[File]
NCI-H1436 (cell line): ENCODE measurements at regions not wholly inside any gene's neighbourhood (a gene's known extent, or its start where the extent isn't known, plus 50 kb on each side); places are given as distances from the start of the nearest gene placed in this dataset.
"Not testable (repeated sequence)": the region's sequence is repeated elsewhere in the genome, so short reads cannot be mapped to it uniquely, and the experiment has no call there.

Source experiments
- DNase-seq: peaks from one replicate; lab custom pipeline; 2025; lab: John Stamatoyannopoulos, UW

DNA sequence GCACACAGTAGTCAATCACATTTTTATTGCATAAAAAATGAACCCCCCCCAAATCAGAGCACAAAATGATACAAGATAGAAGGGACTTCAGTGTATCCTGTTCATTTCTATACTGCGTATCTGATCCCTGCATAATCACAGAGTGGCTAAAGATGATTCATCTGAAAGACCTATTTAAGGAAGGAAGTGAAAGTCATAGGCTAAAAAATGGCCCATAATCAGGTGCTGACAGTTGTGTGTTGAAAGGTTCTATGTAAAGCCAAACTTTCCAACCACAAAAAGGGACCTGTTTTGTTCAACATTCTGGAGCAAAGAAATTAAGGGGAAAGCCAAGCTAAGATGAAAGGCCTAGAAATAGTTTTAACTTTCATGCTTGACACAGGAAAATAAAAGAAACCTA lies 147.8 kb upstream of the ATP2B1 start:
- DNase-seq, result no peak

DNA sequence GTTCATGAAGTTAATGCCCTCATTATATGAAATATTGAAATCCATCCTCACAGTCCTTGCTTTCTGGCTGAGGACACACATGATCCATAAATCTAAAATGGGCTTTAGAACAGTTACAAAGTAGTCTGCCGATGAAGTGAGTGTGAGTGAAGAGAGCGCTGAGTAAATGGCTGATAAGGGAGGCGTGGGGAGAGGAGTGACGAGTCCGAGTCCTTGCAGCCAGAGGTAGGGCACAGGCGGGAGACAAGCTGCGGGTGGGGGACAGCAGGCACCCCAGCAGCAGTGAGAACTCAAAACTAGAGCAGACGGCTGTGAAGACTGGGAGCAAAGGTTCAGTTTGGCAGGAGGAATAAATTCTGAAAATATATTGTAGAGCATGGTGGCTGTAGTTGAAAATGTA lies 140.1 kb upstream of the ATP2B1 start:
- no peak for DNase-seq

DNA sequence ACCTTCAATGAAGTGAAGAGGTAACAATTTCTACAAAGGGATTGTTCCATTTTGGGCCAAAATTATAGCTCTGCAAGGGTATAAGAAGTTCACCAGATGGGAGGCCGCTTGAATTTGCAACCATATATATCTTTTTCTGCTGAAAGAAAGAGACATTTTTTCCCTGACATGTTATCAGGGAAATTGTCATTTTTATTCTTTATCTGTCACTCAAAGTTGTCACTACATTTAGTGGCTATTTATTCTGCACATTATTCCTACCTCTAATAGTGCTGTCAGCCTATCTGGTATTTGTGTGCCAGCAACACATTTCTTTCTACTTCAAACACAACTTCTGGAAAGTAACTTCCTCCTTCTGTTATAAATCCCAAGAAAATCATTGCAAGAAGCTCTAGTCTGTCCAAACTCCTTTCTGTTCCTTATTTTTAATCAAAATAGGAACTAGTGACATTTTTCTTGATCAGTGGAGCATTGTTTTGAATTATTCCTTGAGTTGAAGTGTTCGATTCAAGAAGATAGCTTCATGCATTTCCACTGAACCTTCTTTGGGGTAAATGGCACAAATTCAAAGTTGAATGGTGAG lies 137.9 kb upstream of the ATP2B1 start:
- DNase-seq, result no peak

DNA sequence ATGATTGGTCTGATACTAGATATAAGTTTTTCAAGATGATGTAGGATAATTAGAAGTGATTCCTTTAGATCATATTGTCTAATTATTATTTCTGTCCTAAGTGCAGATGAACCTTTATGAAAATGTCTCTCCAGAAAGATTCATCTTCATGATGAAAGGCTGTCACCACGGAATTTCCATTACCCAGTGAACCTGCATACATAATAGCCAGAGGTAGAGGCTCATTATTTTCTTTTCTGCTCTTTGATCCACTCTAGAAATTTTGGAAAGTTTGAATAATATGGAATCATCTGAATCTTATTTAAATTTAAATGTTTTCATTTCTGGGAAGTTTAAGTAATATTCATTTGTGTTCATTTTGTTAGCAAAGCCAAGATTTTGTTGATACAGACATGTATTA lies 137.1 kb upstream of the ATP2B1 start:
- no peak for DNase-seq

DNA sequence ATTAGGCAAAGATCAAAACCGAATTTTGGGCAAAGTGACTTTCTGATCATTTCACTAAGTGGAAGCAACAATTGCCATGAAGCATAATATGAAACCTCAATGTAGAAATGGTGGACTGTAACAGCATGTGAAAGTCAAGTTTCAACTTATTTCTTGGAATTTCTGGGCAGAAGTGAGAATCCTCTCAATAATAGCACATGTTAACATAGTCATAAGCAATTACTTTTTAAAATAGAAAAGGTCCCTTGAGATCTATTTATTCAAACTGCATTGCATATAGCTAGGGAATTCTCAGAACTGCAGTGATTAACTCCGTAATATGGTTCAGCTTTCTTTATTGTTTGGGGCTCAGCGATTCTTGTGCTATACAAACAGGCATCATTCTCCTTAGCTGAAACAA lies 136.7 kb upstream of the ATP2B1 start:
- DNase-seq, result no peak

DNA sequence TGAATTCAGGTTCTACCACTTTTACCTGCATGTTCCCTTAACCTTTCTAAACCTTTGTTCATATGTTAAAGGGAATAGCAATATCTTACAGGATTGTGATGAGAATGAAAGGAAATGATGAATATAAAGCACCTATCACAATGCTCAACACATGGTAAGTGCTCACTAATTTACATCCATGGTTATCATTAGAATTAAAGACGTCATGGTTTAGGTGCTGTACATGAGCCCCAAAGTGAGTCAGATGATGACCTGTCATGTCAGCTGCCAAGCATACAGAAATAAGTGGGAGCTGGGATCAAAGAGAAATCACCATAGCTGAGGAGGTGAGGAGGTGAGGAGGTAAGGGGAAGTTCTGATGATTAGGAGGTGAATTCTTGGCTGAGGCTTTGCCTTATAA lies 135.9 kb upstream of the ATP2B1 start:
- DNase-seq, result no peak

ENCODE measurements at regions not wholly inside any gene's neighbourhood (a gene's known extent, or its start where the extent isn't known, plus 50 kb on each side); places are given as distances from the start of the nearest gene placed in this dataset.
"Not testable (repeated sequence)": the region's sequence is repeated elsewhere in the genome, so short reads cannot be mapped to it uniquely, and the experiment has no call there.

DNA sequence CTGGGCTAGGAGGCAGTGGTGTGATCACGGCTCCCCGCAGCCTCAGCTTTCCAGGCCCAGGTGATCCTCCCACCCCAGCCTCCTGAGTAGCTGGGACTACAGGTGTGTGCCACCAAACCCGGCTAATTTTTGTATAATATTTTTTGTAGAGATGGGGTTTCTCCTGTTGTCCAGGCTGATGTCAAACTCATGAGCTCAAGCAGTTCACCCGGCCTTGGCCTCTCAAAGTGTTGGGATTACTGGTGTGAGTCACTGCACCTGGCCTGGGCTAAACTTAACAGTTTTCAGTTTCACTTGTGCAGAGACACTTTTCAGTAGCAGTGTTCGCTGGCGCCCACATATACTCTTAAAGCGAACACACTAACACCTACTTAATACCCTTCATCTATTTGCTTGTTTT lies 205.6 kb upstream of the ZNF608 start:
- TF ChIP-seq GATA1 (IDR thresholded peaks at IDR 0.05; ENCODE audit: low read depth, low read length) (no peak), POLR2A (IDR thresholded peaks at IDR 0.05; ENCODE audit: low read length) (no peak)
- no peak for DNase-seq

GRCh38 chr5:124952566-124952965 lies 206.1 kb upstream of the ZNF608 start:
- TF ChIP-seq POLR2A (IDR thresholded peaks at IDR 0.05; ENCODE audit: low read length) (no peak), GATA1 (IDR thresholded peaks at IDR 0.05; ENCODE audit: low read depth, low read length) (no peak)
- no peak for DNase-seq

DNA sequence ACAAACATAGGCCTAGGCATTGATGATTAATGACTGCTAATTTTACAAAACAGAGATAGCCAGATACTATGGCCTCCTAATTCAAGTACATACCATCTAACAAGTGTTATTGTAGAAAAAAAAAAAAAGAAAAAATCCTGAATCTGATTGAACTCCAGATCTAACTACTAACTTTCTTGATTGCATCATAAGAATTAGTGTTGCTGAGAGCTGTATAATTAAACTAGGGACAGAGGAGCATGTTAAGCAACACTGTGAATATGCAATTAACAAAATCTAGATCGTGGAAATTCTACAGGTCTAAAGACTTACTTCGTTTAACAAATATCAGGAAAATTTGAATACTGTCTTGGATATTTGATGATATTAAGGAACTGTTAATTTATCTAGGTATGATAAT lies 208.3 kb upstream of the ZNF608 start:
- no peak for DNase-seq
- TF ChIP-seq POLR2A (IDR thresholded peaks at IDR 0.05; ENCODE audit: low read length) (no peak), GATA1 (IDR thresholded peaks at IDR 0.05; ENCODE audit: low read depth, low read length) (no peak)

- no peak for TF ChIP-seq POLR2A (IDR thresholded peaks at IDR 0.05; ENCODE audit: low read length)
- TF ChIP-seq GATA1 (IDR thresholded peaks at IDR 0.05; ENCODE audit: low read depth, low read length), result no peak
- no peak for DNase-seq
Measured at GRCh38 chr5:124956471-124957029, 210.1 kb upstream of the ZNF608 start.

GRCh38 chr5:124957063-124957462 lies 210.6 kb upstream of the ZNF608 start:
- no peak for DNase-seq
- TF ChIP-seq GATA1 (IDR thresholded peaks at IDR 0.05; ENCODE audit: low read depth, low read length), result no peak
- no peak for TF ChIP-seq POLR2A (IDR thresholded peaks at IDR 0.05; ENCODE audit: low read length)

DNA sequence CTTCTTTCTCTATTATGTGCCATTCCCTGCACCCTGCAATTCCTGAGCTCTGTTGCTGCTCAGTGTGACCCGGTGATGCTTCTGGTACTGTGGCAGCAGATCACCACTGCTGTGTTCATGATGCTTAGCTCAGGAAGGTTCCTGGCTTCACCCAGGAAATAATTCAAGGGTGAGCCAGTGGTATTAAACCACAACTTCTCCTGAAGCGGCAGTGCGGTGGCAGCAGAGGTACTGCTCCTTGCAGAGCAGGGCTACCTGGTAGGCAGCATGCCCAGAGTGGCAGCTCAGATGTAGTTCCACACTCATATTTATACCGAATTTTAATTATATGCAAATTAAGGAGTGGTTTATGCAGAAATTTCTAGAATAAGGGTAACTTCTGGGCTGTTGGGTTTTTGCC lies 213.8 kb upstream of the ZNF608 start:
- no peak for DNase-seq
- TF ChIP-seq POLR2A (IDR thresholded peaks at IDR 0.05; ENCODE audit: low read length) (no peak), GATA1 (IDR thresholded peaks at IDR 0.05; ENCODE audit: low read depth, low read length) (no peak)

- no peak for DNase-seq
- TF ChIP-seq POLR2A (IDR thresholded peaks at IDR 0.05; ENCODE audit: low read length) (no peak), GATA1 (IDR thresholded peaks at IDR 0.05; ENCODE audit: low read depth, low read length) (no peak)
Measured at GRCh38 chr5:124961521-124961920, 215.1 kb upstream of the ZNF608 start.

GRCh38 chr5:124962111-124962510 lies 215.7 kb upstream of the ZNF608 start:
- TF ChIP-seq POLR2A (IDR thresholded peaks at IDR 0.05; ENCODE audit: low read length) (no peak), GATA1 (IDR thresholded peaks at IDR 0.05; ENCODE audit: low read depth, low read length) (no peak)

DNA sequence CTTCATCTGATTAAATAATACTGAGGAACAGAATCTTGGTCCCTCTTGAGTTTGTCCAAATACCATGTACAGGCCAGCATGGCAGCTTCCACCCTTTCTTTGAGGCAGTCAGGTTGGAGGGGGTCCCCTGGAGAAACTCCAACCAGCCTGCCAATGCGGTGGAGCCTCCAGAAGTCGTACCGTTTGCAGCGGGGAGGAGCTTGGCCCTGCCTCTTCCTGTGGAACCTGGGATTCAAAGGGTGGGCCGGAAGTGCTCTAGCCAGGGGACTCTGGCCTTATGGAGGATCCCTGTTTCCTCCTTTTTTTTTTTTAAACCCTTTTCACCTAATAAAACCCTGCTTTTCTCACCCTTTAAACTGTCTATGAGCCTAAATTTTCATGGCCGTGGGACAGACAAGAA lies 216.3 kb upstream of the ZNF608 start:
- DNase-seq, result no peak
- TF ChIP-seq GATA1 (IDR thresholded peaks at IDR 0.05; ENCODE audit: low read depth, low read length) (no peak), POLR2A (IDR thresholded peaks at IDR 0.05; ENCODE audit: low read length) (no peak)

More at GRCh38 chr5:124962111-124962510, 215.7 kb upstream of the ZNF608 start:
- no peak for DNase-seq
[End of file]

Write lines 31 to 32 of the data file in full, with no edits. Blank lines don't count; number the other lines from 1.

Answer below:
Measured at GRCh38 chr5:124956471-124957029, 210.1 kb upstream of the ZNF608 start.

GRCh38 chr5:124957063-124957462 lies 210.6 kb upstream of the ZNF608 start: